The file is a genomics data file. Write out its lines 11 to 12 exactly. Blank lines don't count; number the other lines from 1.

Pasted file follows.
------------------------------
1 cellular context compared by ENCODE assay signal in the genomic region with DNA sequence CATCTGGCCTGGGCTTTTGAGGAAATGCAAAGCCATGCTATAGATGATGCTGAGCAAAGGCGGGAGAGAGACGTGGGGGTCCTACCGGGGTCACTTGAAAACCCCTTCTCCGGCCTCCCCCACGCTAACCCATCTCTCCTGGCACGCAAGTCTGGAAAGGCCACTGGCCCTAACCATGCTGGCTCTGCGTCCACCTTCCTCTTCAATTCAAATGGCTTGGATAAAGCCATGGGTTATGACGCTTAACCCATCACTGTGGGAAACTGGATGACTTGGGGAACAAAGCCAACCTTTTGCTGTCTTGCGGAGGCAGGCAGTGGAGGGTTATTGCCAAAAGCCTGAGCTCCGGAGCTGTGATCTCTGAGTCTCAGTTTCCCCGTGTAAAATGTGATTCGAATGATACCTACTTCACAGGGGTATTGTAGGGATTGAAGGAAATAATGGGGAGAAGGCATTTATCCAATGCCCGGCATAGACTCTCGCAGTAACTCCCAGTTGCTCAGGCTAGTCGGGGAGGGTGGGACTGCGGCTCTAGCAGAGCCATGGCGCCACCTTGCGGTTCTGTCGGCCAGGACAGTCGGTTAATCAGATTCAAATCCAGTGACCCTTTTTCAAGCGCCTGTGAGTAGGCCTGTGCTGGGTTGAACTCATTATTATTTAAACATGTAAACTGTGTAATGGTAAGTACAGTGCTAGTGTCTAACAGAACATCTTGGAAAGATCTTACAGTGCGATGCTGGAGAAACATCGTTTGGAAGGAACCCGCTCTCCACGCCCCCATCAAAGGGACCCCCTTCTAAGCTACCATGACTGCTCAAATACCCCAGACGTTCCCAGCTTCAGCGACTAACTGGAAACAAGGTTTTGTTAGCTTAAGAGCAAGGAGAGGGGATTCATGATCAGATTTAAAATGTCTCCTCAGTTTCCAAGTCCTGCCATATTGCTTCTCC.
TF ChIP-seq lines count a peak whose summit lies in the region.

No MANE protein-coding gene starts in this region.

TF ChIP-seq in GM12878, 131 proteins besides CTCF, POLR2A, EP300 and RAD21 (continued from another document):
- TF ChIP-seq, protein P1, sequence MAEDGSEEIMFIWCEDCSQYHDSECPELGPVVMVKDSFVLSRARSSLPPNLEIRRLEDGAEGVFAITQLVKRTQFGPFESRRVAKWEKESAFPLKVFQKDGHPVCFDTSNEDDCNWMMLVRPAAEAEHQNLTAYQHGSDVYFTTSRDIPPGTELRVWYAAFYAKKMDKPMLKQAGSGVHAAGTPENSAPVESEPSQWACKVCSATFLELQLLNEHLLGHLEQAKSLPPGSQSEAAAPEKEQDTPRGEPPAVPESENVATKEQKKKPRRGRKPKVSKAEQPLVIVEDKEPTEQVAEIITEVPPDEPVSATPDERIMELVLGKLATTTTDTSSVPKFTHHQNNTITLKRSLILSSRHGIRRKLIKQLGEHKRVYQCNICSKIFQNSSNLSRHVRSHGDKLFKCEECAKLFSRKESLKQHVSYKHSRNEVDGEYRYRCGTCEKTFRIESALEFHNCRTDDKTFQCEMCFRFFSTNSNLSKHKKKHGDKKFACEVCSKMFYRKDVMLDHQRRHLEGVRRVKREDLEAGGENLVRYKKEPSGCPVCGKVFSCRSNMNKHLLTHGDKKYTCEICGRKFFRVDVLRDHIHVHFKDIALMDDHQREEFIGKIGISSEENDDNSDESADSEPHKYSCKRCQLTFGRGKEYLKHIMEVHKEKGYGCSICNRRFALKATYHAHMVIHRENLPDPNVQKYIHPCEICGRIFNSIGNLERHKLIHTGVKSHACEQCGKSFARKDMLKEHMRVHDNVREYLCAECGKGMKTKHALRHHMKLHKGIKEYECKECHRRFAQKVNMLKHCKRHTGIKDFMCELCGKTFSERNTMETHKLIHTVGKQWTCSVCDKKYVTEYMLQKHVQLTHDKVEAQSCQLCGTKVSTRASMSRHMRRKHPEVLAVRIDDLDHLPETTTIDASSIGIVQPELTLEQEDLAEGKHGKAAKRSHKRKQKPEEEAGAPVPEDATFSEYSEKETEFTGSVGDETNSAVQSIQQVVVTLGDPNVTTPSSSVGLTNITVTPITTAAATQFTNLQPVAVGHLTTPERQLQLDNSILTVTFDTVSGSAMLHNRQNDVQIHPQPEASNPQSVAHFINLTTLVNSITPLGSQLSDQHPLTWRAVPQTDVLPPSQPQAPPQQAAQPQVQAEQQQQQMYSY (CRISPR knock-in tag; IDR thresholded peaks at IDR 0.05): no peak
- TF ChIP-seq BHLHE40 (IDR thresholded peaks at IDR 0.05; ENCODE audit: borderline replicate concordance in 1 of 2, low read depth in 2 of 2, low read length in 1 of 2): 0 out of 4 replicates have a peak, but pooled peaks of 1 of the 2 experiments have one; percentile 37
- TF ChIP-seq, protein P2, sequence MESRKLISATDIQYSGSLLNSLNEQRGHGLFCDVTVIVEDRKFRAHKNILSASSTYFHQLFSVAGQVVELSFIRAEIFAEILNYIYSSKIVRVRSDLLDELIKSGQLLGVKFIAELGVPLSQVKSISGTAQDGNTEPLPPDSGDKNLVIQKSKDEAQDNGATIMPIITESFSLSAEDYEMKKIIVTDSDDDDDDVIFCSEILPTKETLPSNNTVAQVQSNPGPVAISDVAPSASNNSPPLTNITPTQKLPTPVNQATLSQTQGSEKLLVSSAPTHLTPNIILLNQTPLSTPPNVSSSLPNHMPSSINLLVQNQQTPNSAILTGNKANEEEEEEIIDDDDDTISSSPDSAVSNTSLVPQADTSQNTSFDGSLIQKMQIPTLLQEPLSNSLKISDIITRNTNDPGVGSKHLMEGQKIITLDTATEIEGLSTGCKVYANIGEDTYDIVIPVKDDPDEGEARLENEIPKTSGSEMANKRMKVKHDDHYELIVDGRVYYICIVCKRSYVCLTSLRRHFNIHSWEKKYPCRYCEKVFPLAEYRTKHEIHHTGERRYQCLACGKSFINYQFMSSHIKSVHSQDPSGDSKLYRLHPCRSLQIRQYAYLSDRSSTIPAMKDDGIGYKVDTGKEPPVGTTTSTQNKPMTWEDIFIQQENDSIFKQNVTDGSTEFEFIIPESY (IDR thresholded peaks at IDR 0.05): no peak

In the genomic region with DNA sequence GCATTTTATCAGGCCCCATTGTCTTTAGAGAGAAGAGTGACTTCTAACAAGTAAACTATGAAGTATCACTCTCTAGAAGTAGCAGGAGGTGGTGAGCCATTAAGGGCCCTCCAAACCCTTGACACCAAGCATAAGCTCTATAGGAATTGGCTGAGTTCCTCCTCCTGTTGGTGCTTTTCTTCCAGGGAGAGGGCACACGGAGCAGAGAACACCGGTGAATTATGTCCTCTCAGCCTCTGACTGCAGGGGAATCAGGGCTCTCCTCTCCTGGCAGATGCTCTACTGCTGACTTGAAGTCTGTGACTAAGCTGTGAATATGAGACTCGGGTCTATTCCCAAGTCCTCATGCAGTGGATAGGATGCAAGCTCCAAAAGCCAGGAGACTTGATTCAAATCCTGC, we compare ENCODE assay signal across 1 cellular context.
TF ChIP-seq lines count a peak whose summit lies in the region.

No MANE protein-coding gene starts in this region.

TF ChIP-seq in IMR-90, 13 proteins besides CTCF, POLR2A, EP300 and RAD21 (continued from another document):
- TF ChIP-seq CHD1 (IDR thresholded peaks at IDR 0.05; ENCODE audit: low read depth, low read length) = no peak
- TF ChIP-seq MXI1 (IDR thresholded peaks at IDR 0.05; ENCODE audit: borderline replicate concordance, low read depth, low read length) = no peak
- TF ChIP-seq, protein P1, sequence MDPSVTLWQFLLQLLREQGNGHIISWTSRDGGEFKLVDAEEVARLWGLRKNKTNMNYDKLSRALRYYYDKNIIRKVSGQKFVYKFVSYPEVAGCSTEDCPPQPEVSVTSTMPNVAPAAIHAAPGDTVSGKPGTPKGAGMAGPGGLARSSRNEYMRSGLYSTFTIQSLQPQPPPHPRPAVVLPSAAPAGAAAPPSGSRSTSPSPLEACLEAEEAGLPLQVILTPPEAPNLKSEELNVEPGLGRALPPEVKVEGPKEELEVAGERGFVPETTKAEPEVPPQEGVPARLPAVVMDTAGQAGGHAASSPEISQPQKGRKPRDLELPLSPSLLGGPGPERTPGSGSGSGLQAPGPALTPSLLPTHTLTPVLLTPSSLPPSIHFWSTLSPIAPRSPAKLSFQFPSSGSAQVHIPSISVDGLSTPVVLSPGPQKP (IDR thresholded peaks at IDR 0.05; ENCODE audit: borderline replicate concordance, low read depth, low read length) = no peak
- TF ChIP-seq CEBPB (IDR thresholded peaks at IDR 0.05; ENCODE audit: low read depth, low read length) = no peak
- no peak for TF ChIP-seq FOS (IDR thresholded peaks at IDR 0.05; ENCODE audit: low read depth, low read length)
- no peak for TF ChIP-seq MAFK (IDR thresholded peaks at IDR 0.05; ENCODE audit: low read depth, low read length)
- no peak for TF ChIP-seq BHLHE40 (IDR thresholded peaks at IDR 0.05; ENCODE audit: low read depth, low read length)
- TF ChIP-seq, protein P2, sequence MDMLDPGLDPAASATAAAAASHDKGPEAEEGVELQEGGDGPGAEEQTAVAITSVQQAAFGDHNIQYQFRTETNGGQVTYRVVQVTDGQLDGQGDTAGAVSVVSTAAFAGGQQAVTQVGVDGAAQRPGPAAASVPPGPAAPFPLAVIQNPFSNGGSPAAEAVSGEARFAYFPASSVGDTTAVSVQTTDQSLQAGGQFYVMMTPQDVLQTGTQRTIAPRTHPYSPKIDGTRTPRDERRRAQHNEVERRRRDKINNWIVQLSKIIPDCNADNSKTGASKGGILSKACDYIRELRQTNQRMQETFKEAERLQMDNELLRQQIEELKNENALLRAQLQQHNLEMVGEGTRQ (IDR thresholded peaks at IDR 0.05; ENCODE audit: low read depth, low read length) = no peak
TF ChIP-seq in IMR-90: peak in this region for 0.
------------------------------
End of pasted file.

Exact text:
TF ChIP-seq in IMR-90, 13 proteins besides CTCF, POLR2A, EP300 and RAD21 (continued from another document):
- TF ChIP-seq CHD1 (IDR thresholded peaks at IDR 0.05; ENCODE audit: low read depth, low read length) = no peak